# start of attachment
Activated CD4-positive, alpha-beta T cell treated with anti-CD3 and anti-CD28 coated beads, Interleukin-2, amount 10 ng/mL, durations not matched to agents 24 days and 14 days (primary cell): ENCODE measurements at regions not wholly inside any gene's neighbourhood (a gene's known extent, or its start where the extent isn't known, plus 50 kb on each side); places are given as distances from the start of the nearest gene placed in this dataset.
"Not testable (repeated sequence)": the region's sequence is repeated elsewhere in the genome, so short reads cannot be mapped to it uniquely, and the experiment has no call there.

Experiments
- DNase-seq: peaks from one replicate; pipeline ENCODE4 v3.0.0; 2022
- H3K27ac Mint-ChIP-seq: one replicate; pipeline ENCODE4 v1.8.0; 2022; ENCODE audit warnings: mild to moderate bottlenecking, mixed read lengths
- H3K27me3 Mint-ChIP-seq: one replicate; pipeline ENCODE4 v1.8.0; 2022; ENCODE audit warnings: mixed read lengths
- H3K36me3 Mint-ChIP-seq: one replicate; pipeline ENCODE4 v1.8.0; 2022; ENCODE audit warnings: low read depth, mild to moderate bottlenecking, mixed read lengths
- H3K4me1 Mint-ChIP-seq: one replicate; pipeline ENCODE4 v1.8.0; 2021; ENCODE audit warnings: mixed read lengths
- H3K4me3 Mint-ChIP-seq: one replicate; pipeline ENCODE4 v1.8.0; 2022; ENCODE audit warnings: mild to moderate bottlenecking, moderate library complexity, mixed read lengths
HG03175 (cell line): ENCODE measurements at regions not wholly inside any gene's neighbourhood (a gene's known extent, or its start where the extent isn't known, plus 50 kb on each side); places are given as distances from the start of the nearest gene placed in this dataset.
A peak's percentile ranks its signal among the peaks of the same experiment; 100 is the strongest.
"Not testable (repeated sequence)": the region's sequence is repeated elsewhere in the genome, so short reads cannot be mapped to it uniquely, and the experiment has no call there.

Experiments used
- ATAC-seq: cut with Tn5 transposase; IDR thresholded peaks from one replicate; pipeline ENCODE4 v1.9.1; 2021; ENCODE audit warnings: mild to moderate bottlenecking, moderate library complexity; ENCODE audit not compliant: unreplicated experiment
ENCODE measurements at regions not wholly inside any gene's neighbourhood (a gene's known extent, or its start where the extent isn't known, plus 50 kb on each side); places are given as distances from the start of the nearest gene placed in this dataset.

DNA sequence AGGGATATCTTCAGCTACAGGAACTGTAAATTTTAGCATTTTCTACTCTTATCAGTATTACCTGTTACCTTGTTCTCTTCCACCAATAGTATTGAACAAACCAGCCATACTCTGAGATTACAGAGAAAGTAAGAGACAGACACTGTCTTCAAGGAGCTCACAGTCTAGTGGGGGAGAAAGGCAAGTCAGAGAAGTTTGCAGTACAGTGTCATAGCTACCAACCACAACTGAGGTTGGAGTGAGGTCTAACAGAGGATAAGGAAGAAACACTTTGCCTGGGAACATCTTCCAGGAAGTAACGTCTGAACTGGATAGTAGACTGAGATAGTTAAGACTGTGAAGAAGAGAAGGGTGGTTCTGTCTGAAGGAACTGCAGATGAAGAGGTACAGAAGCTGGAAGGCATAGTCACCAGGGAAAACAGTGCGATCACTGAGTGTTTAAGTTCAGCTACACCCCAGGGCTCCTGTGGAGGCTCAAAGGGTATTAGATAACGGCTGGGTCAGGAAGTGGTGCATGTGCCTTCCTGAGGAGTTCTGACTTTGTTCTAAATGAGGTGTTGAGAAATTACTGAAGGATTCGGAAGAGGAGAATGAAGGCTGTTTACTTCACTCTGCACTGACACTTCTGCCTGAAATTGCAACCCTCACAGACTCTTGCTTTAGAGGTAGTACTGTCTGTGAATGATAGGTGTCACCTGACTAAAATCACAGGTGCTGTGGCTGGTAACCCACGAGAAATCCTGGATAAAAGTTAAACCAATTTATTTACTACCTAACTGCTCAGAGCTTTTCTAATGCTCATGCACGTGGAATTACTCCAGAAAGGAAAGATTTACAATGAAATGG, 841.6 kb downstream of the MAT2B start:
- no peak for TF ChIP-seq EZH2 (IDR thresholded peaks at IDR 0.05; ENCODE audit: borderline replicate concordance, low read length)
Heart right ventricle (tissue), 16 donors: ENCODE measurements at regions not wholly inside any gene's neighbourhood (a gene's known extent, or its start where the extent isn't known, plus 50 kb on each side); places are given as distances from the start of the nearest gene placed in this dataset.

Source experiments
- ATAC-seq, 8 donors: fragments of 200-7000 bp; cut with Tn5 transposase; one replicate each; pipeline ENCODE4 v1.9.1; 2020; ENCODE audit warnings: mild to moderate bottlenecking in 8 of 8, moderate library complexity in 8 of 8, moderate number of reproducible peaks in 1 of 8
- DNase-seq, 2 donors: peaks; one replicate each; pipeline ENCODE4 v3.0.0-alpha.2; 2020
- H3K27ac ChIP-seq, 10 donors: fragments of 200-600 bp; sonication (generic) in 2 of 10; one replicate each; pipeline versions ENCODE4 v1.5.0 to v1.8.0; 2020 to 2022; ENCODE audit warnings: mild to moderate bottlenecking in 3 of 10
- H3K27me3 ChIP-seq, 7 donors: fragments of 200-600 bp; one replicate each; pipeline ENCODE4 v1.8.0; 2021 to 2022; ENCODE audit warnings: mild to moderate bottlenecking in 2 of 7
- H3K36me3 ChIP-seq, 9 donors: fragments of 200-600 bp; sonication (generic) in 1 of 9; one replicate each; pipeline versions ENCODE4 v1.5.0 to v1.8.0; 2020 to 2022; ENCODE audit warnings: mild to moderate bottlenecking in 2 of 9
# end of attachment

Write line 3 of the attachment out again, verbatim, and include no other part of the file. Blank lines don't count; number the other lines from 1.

Experiments